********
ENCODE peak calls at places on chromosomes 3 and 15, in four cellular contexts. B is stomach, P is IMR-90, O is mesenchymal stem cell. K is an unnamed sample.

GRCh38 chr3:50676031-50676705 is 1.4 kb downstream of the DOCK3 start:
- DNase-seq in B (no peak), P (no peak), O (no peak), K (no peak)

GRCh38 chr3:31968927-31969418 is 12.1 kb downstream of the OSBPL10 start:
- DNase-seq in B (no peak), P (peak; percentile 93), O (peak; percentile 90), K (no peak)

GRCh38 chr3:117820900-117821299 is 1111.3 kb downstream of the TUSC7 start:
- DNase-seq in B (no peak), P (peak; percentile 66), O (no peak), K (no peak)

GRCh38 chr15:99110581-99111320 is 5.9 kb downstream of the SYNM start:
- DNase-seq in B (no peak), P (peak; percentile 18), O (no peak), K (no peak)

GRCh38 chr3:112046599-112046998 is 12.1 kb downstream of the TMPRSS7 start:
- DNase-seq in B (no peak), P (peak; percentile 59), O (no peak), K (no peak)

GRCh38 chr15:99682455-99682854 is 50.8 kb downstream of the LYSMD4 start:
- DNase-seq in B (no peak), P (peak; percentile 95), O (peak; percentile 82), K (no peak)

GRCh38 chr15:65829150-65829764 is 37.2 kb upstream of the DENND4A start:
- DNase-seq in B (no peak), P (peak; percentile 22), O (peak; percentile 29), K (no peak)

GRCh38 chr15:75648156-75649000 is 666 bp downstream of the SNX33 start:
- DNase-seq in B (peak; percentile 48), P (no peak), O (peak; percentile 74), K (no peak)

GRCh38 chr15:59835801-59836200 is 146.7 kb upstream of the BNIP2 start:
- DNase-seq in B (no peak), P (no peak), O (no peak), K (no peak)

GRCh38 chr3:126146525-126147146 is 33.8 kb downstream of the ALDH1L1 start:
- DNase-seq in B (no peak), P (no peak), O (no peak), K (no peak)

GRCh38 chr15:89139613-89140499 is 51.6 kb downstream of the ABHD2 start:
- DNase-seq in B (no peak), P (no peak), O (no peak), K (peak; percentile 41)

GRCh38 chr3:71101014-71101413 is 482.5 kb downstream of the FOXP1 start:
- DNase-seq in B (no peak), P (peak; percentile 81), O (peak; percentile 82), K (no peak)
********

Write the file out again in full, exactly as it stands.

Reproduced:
ENCODE peak calls at places on chromosomes 3 and 15, in four cellular contexts. B is stomach, P is IMR-90, O is mesenchymal stem cell. K is an unnamed sample.

GRCh38 chr3:50676031-50676705 is 1.4 kb downstream of the DOCK3 start:
- DNase-seq in B (no peak), P (no peak), O (no peak), K (no peak)

GRCh38 chr3:31968927-31969418 is 12.1 kb downstream of the OSBPL10 start:
- DNase-seq in B (no peak), P (peak; percentile 93), O (peak; percentile 90), K (no peak)

GRCh38 chr3:117820900-117821299 is 1111.3 kb downstream of the TUSC7 start:
- DNase-seq in B (no peak), P (peak; percentile 66), O (no peak), K (no peak)

GRCh38 chr15:99110581-99111320 is 5.9 kb downstream of the SYNM start:
- DNase-seq in B (no peak), P (peak; percentile 18), O (no peak), K (no peak)

GRCh38 chr3:112046599-112046998 is 12.1 kb downstream of the TMPRSS7 start:
- DNase-seq in B (no peak), P (peak; percentile 59), O (no peak), K (no peak)

GRCh38 chr15:99682455-99682854 is 50.8 kb downstream of the LYSMD4 start:
- DNase-seq in B (no peak), P (peak; percentile 95), O (peak; percentile 82), K (no peak)

GRCh38 chr15:65829150-65829764 is 37.2 kb upstream of the DENND4A start:
- DNase-seq in B (no peak), P (peak; percentile 22), O (peak; percentile 29), K (no peak)

GRCh38 chr15:75648156-75649000 is 666 bp downstream of the SNX33 start:
- DNase-seq in B (peak; percentile 48), P (no peak), O (peak; percentile 74), K (no peak)

GRCh38 chr15:59835801-59836200 is 146.7 kb upstream of the BNIP2 start:
- DNase-seq in B (no peak), P (no peak), O (no peak), K (no peak)

GRCh38 chr3:126146525-126147146 is 33.8 kb downstream of the ALDH1L1 start:
- DNase-seq in B (no peak), P (no peak), O (no peak), K (no peak)

GRCh38 chr15:89139613-89140499 is 51.6 kb downstream of the ABHD2 start:
- DNase-seq in B (no peak), P (no peak), O (no peak), K (peak; percentile 41)

GRCh38 chr3:71101014-71101413 is 482.5 kb downstream of the FOXP1 start:
- DNase-seq in B (no peak), P (peak; percentile 81), O (peak; percentile 82), K (no peak)